Recognizing the Signs of Suicide
During times of particular stress, thoughts of suicide can be common or chronic for some people. These thoughts may be a normal response to feeling that there are no solutions to the current problem, or feeling that "I don't want to continue living like this."
Sometimes, these thoughts can be fleeting and we can feel like life is worth living again. At other times, stress can seem intolerable and as a result, the thoughts of suicide are persistent and may reach a crisis stage where you are afraid you may act on them.
If you are having thoughts of suicide, tell someone in the clearest way you can.
Offer help to someone who is acting:
- Careless when he or she is usually very careful
- Withdrawn or skipping class
- Indifferent toward interests and hobbies that were once fulfilling
- Different due to the abuse of drugs or alcohol
Offer help to someone who is feeling:
- Desperate to end the pain
Offer help to someone who is experiencing any of these life situations:
- Dealing with abuse (physical, sexual or emotional)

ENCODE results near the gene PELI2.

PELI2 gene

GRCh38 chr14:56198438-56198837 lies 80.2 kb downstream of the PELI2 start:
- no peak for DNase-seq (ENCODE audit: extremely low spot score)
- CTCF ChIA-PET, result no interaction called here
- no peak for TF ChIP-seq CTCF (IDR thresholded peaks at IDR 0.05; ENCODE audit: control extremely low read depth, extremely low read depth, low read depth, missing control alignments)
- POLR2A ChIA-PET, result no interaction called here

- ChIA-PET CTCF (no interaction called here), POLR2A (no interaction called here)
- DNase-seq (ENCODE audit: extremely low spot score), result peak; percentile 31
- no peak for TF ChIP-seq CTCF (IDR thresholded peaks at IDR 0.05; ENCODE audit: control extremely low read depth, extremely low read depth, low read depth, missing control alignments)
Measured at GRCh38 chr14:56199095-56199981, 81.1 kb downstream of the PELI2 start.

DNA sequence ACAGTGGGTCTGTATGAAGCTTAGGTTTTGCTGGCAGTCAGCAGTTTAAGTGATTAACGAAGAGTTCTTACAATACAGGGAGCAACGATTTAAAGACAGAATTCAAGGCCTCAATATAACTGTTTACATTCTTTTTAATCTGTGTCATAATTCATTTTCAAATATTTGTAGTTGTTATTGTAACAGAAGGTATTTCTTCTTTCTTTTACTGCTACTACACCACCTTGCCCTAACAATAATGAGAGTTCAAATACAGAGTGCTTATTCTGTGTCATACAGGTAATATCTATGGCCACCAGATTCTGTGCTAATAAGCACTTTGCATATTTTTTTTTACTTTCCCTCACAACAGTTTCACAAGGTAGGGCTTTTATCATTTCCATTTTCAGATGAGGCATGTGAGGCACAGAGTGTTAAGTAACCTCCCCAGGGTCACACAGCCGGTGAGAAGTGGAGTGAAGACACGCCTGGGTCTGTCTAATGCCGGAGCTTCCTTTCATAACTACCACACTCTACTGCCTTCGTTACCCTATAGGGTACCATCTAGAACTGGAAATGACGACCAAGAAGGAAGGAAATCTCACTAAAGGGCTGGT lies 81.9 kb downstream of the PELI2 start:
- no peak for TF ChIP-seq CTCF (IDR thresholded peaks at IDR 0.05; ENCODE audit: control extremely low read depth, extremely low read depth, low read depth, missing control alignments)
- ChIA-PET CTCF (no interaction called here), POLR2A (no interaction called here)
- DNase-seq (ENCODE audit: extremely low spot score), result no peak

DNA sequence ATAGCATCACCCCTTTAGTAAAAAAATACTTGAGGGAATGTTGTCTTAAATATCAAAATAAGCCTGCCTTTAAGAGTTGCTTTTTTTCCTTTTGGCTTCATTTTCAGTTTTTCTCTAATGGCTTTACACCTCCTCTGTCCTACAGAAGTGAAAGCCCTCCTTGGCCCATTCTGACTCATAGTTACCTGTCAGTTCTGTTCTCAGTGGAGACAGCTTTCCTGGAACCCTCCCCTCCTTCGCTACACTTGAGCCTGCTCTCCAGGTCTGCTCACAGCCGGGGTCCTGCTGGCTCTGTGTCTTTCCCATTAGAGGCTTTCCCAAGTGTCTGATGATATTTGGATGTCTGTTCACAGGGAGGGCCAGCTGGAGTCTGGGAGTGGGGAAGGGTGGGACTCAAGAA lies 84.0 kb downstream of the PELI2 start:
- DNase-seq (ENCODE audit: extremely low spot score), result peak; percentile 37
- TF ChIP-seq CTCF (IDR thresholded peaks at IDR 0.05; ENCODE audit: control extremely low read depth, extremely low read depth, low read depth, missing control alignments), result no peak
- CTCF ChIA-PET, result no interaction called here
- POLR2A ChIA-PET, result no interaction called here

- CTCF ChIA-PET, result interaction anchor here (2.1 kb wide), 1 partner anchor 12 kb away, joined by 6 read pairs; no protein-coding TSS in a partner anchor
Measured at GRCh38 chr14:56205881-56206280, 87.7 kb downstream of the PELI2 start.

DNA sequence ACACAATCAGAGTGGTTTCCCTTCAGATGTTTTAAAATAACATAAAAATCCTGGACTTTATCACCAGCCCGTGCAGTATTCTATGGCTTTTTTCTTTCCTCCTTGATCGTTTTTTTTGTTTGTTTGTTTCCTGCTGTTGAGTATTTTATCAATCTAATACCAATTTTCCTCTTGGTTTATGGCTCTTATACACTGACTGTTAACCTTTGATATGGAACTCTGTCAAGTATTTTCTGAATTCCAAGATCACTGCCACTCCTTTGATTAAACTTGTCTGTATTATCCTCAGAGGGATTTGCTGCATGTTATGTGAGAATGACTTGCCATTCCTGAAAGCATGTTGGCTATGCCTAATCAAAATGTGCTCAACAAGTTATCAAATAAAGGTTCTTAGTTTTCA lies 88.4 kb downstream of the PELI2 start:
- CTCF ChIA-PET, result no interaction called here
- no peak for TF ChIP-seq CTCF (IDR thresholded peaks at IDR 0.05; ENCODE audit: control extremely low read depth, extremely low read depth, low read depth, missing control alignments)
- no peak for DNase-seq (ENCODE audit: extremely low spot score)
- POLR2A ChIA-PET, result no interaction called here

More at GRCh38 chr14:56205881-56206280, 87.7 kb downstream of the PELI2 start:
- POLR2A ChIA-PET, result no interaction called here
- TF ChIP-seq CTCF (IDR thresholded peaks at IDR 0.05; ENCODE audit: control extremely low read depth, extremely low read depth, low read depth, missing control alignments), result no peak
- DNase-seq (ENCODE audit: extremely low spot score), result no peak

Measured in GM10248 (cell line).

- Experiencing a loss (relationship, financial or physical)
- Making plans or having thoughts of suicide (based on previous actions)
Offer help to someone who is talking about:
- Feeling alone
- Life being a burden or being a burden to others
- Not having a purpose
You can help
What we know about suicide is that talking about these thoughts does not contribute to attempting suicide, but actually gives permission to be able to talk about your reality and know that someone is listening and cares.
Talking about thoughts of suicide provides a release for these feelings and allows for problem-solving to begin or, at the very least, support for what you are going through.
If you are concerned about yourself or someone you know who may be at risk of suicide, please get help immediately.